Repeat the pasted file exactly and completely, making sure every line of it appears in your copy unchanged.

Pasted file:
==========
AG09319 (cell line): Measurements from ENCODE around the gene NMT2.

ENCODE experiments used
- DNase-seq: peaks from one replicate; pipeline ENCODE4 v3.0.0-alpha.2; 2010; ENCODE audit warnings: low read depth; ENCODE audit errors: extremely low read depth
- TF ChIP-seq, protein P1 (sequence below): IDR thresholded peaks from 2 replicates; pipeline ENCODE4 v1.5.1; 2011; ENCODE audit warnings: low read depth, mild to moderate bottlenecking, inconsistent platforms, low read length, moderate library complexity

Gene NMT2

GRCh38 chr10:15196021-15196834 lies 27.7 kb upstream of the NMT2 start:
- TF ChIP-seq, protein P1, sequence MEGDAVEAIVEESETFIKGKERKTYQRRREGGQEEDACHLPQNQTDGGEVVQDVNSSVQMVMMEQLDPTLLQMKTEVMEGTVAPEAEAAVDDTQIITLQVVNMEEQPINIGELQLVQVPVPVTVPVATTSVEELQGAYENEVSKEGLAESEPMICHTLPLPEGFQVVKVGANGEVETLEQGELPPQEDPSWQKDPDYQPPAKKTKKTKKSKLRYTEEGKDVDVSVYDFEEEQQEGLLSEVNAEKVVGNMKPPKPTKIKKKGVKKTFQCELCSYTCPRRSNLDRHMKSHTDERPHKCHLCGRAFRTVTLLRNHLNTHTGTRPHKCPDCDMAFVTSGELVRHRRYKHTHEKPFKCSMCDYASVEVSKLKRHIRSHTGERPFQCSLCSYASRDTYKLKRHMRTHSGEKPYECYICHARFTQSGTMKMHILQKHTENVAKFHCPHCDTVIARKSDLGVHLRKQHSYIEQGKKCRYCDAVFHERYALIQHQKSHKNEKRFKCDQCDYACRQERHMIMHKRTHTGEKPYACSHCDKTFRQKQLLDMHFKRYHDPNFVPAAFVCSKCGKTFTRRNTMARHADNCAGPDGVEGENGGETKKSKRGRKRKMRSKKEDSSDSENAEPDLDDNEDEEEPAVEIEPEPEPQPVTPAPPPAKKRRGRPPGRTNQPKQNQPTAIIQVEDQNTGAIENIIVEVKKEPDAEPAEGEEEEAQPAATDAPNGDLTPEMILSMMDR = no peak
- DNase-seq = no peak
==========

AG09319 (cell line): Measurements from ENCODE around the gene NMT2.

ENCODE experiments used
- DNase-seq: peaks from one replicate; pipeline ENCODE4 v3.0.0-alpha.2; 2010; ENCODE audit warnings: low read depth; ENCODE audit errors: extremely low read depth
- TF ChIP-seq, protein P1 (sequence below): IDR thresholded peaks from 2 replicates; pipeline ENCODE4 v1.5.1; 2011; ENCODE audit warnings: low read depth, mild to moderate bottlenecking, inconsistent platforms, low read length, moderate library complexity

Gene NMT2

GRCh38 chr10:15196021-15196834 lies 27.7 kb upstream of the NMT2 start:
- TF ChIP-seq, protein P1, sequence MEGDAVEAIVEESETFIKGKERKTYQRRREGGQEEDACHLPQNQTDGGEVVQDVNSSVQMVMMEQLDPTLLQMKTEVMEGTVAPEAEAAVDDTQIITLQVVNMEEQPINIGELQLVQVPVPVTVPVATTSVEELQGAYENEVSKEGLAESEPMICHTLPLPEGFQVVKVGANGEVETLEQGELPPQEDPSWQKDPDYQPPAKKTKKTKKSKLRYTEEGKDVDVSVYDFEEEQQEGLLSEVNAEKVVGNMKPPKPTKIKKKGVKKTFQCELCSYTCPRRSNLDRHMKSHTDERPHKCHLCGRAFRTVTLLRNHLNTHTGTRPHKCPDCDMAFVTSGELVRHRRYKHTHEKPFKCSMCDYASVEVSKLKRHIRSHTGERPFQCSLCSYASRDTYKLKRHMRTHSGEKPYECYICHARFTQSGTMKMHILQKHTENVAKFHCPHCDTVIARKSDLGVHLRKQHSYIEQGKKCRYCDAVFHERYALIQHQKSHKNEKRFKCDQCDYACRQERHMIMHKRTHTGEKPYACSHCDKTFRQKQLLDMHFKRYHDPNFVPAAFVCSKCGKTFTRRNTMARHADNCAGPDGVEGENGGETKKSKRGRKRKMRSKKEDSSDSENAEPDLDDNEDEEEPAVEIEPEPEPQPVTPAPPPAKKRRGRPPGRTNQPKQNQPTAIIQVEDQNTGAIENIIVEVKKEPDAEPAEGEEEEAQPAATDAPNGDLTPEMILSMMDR = no peak
- DNase-seq = no peak